on which private parties may act…The government erects the platform; it does not thereby become responsible for all that occurs on it.? (The Wash. Post, June, 1991). Understandably people reserve the right to pursue and defend private legal matters but, the decisions are based on our law and our law is based on protecting us as citizens. We do not have a laisse-faire government and until we do society depends on the courts to see people are treated fairly. As Justice Kennedy states
?Few places are a more real expression of the constitutional authority of the government that a
courtroom, where the law itself unfolds? (The Wash. Post, June, 1991).
Now that the Batson case has been applied to Criminal and Civil cases where else could racial bias erupt? In 1989 the California Supreme Court ruled 5 to 2 that the jury panel should be based racially on the population of the judicial district where the case is tried, a ruling that rejected a black defendant, accused of murdering a white victim, claiming he was entitled to a jury representative of the county as a whole. The court held that a defendant has no constitutional right to a trial in the district where the crime is committed,
but may be tried anywhere in the 4,000-square-mile county if a court so orders. The attorneys argued that blacks comprised 1.5% of the North County population, from which juries were established to hear cases, while blacks comprise 4.5% of the population countywide. The court maintained that the Sixth Amendment right of a fair trial does not limit government?s ability to define the community from which jurors are selected. Albert J. Menaster, a Los Angeles Deputy Public Defender, stated
that the decision on trial transfers conflicted with the historic American legal tradition of trying cases in the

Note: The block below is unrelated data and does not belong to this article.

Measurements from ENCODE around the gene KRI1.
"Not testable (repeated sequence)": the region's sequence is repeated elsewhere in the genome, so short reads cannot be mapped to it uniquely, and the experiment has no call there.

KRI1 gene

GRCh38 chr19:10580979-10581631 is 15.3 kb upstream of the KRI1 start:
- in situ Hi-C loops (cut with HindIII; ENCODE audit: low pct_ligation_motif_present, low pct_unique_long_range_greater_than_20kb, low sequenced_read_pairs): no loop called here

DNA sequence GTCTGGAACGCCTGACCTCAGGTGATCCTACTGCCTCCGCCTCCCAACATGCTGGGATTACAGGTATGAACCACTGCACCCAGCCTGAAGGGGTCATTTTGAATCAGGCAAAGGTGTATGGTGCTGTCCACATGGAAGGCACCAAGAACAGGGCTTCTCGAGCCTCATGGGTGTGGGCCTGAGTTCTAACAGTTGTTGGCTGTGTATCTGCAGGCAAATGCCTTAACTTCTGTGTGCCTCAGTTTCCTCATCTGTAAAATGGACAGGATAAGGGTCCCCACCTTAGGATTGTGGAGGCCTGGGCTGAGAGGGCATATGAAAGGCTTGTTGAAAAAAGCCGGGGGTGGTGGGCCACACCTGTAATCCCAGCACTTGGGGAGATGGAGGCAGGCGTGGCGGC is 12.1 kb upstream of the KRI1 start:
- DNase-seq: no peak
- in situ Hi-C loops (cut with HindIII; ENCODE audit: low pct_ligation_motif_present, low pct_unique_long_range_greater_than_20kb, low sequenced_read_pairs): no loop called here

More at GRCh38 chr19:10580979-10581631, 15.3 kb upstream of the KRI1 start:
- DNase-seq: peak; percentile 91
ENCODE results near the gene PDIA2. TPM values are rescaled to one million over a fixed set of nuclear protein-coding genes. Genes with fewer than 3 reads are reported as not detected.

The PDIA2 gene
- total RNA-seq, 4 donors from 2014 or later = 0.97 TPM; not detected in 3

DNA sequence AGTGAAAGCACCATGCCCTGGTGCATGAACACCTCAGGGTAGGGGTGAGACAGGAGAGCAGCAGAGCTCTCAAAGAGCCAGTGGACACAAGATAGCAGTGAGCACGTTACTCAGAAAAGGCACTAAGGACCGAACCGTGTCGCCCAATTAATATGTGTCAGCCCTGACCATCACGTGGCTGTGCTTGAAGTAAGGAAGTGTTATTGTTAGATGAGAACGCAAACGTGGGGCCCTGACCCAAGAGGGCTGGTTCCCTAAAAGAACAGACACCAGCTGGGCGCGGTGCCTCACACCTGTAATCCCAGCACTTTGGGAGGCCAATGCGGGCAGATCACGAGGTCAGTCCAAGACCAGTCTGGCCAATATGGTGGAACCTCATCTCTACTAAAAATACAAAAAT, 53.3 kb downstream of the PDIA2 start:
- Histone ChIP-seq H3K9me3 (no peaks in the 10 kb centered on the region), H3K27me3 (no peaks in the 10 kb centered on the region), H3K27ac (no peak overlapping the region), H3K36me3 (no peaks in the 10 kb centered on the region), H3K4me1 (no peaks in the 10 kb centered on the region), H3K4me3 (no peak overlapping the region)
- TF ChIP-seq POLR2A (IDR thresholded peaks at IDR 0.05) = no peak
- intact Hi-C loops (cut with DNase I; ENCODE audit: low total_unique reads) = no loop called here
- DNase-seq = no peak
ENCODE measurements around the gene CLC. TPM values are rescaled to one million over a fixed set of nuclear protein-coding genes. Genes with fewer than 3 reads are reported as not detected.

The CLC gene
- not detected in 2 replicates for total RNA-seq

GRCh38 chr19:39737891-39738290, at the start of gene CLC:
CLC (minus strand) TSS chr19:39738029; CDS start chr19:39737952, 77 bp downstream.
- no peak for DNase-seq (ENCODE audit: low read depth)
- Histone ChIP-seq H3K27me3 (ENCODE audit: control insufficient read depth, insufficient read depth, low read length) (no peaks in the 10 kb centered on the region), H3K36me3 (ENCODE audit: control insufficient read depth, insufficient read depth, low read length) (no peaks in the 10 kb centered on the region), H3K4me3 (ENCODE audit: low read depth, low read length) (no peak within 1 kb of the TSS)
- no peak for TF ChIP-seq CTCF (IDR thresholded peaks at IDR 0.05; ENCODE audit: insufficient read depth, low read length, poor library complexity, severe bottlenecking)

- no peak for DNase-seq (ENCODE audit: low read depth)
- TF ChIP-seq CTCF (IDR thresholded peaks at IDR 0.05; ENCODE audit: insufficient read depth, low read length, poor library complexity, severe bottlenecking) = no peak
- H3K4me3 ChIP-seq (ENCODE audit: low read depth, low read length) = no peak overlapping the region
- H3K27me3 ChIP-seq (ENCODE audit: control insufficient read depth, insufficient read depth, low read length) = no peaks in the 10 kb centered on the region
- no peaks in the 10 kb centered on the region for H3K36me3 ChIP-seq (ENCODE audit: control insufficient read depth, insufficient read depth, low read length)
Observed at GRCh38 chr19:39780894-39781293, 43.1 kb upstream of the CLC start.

community where a crime occurred..giving the defendant a trial by peers and the immediate community a direct role in the case (Los Angeles Times, San Diego County Edition, Nov. 1989). The African American people are a minority to begin with, but to take a black man and locate his trial in an area of even fewer blacks deserves some attention and reconsideration. White Americans don?t worry about discrimination of this intent because they are the majority. Surely, few would argue that if a white man accused of robbing a black man?s home was sent to trial in a predominately black county with an almost all black jury his chances of acquittal would be slim.
Another decision by U.S. District Judge Jack Tanner of Tacoma, on May 29, 1992, denied a request by federal public defender, Robert Mahler, to give him time to prove that minorities are under-represented in federal-court juries in Western Washington. Mahler asked for a 90-day investigation to inspect records followed by two-weeks to file motions to dismiss the indictment or begin the proceeding on the grounds of racial discrimination
involving a Mexican defendant on drug charges. He presented an affidavit stating that less than 5 percent